As I watched our eight year old daughter’s pigtails bobbing up and down as she casually skipped from our campsite down a grassy slope to the lake’s edge to wash up before bed, I was filled with wonder at how content our children were at 12,000 feet. Unlike any other locale, our children were able to fill their time easily, smile more, laugh more, talk more, complain less when removed from the distractions of modern life. Only when we left our car in a parking lot and step by step put more distance between ourselves and the stuff of this world could we truly, as a family, unwind and connect.
As my gaze shifted from our bathing blondie to the soaring peaks beyond, I took in the scene around me and promised myself to never forget. I vowed to try to bring the grounded perspective that is gained when sitting on a granite rock back with me to the “real world”. While sitting in the warm sun, under blue skies, sipping in pure air and thinking of the days’ to do list that consists purely of items needed to simply survive, life becomes simple again. And in that simplicity, the stresses of life seem petty and ridiculous. A new order emerges – one of priorities of connectedness with loved ones, movement, wonder. Entertainment is complete in observing natural beauty and quietly dreaming through inspired conversation. The mundane of cooking dinner and getting water are chores that now bring joy as they are not done in a rushed and hurried after thought to a busy day, but that are part of the days rhythm.
It was this moment that birthed the idea to write this book. For the past 11 years, as our family pass folks on the trail, we have been asked, “How do you get your kids out here?” from truly astonished fellow adult hikers. This book is inspired and birthed from that singular question. There was a time in recent history when kids ran more free, feeling real soil at their feet and the wind swirl on their face on a dusty mountain trail. But every time we hear this question we wonder if we are becoming an indoor people, addicted to our computer monitors while we miss the explosive firework display as the sun dances across the eastern sky. This question comes to us with genuine perplexity and points to a phenomenon, Richard Louv in his book Last Child in the Woods, has named “nature deficit disorder” which he defines as “…the human costs of alienation from nature, among them: diminished use of the senses, attention difficulties, and higher rates of physical and emotional illnesses.”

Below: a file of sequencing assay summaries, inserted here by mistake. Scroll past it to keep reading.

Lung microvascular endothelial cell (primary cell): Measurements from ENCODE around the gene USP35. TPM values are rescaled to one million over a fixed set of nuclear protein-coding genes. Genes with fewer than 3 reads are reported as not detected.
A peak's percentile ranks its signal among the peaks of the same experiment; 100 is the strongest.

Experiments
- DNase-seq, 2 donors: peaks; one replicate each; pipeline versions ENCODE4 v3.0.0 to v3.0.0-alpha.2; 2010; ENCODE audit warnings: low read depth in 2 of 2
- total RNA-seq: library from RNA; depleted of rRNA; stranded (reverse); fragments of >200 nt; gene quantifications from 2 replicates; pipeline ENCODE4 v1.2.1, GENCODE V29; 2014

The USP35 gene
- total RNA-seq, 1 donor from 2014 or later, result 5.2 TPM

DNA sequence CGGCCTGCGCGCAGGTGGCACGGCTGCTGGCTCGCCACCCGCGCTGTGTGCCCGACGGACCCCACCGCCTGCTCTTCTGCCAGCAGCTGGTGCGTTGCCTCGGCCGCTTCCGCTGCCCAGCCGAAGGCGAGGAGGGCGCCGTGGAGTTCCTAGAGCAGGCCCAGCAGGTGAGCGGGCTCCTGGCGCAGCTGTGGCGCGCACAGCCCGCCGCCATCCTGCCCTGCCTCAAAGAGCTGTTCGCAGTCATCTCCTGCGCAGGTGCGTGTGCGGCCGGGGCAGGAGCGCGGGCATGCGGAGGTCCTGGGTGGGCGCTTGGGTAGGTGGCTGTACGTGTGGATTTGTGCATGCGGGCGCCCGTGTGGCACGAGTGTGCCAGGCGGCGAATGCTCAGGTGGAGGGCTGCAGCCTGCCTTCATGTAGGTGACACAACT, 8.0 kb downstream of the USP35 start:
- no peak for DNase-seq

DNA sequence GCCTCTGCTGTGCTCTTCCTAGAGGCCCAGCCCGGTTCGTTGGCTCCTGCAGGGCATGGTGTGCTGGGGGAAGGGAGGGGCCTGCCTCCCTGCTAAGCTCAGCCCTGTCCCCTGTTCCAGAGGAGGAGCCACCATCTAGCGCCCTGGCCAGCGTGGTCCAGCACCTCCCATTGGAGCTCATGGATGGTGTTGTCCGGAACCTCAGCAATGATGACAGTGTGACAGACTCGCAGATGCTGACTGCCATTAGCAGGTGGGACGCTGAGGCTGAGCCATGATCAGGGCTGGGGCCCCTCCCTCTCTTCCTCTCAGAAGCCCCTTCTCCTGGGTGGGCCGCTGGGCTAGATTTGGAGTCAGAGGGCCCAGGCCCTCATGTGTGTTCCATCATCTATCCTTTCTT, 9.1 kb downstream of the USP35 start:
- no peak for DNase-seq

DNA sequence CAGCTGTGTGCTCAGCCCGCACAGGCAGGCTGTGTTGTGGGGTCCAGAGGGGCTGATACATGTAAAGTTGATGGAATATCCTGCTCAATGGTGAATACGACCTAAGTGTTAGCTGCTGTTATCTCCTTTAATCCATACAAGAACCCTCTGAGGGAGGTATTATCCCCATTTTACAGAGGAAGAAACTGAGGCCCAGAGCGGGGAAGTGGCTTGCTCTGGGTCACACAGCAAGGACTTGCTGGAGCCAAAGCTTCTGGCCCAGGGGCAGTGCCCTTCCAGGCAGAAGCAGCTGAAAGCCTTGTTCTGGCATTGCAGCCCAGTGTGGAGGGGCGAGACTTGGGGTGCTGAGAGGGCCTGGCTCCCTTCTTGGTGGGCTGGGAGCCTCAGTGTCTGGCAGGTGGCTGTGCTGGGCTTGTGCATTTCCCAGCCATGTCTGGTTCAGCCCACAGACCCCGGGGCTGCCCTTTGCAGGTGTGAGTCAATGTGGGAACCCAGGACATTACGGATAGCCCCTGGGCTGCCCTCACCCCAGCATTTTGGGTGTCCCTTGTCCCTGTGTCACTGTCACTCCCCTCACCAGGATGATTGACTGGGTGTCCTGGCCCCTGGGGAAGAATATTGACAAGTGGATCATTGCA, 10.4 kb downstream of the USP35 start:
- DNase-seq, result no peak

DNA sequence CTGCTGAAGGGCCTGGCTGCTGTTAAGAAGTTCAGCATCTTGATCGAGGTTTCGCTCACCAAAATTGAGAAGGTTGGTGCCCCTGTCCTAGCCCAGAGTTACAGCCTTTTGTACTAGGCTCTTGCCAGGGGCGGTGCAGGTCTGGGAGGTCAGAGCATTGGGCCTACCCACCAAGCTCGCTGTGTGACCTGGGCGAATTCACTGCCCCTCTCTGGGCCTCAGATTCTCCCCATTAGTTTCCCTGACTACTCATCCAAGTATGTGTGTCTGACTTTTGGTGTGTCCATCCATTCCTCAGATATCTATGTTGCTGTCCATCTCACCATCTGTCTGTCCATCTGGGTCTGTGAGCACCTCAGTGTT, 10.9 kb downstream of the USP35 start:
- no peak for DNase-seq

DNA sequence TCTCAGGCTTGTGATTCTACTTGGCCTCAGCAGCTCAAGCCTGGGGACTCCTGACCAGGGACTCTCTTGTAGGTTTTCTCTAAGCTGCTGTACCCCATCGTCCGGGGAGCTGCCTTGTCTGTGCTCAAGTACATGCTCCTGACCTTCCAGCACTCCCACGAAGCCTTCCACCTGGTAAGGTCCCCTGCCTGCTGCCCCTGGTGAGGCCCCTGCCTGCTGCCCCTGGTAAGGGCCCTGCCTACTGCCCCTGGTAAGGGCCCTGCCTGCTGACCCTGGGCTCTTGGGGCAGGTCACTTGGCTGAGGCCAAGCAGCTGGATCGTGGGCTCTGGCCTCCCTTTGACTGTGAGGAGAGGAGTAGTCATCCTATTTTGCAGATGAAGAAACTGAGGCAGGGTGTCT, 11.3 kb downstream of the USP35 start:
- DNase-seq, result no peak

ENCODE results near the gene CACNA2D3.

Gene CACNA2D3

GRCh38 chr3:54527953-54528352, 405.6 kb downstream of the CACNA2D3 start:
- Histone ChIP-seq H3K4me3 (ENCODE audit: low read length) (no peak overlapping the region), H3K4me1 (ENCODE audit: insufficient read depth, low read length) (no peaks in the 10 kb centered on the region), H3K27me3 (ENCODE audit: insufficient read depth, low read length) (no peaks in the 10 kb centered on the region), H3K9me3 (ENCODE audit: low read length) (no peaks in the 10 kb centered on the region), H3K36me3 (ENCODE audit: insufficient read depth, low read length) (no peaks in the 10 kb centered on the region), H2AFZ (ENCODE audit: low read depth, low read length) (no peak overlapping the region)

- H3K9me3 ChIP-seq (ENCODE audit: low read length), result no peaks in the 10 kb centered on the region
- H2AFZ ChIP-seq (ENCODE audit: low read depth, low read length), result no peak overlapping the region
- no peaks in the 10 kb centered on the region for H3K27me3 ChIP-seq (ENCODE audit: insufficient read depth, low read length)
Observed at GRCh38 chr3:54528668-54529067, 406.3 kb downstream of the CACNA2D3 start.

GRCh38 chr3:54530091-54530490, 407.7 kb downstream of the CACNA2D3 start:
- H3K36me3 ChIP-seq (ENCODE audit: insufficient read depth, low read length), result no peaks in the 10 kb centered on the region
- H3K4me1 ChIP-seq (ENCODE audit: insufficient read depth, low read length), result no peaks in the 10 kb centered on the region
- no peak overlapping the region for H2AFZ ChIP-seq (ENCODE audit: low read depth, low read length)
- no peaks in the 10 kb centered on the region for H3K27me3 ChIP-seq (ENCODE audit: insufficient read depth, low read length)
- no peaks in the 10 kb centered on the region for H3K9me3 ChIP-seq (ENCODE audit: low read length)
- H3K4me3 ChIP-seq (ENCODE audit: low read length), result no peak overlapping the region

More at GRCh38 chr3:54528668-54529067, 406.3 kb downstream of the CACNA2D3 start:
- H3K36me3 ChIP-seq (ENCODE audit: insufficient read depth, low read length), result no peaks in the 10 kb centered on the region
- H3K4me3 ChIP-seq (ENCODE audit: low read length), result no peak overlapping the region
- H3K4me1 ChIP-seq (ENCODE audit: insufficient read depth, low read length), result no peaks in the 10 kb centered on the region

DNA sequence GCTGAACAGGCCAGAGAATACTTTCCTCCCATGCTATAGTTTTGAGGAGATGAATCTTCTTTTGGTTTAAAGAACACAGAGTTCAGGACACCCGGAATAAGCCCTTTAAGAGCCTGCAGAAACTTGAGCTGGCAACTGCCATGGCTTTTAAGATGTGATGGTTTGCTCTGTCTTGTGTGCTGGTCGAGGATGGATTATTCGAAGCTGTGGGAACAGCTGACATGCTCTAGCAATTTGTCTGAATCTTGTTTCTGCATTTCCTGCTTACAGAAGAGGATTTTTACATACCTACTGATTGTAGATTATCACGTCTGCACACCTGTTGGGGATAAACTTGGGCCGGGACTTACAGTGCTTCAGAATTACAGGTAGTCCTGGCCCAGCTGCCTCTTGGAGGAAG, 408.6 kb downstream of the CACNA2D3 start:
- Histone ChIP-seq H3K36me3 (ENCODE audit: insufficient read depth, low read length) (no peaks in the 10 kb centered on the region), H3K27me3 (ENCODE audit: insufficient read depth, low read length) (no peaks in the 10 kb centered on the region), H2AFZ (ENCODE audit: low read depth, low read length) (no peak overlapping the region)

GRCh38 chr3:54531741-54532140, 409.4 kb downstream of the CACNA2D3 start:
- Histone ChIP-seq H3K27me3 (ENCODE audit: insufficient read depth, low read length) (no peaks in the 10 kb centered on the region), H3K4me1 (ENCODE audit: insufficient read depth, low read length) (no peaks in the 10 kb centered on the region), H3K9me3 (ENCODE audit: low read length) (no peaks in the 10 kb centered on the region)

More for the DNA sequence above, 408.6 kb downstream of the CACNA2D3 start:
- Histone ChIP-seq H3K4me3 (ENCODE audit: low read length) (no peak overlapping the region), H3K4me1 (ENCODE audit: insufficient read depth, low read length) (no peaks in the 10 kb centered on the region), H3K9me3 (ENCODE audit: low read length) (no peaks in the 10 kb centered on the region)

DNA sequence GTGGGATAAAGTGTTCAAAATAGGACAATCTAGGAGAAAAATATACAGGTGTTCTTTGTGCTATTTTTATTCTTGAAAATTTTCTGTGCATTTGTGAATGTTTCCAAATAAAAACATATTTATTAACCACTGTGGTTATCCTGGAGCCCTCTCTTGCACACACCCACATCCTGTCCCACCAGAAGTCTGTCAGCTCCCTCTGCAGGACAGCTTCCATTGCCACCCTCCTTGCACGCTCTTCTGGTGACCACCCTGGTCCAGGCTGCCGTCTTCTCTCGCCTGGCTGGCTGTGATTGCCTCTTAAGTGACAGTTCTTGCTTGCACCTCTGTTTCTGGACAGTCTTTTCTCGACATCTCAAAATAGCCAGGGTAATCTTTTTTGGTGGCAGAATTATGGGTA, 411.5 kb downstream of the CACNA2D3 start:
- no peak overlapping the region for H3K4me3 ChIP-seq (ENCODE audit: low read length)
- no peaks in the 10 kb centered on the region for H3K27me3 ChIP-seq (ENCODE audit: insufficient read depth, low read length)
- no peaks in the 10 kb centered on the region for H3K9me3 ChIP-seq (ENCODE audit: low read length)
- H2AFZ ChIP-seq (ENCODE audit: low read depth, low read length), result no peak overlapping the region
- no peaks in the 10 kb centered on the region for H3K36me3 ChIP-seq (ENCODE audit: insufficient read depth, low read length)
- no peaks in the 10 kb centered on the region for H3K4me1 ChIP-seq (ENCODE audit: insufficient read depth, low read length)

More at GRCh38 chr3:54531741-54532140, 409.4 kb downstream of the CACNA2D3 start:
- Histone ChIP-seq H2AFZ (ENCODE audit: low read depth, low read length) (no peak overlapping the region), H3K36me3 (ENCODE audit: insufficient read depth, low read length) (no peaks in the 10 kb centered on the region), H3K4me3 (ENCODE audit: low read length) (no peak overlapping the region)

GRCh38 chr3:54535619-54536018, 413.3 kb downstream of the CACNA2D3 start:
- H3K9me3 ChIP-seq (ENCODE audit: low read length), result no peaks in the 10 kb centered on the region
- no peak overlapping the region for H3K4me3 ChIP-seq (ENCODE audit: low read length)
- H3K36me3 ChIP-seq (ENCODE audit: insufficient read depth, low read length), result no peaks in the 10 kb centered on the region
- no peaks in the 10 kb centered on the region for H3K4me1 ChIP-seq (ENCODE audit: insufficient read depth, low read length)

This memoir takes place, in it’s majority, on the John Muir Trail. John Muir has the honor of having what many considered the most beautiful scenic trail in the country named after him. It is because he has done more to preserve our wilderness then any other American. His wanderings through the wilderness and eloquent writings inspired President Roosevelt to establish 148 million acres of national forest, five national parks, and twenty-three national monuments. Muir’s writings spoke of nature as a powerful aid in human health and wholeness for the weary, stressed, and overworked city dweller.
Living between the years of the Civil War and the Great Depression, Stephen T. Mather, first director of the National Park System, suffered from emotional breakdowns marked by depression and withdrawal. Without drugs to help him cope, he found that spending time, often alone, in the wilderness was his best remedy. When that was not possible, his wife surrounded him in his recovery room with pictures of Yosemite. After months of reclusion, he would emerge, fervently focused on lobbying Congress, the press, businesspeople, and just about everyone in America. His persuasive energetic whirlwind convinced congress to establish The Grand Canyon National Park in 1919.
In the spirit of John Muir and Stephen T. Mather, we too have found the power of immersion in nature to be able to refocus us, calm our spirits, and bond our family together in ways that nothing else can.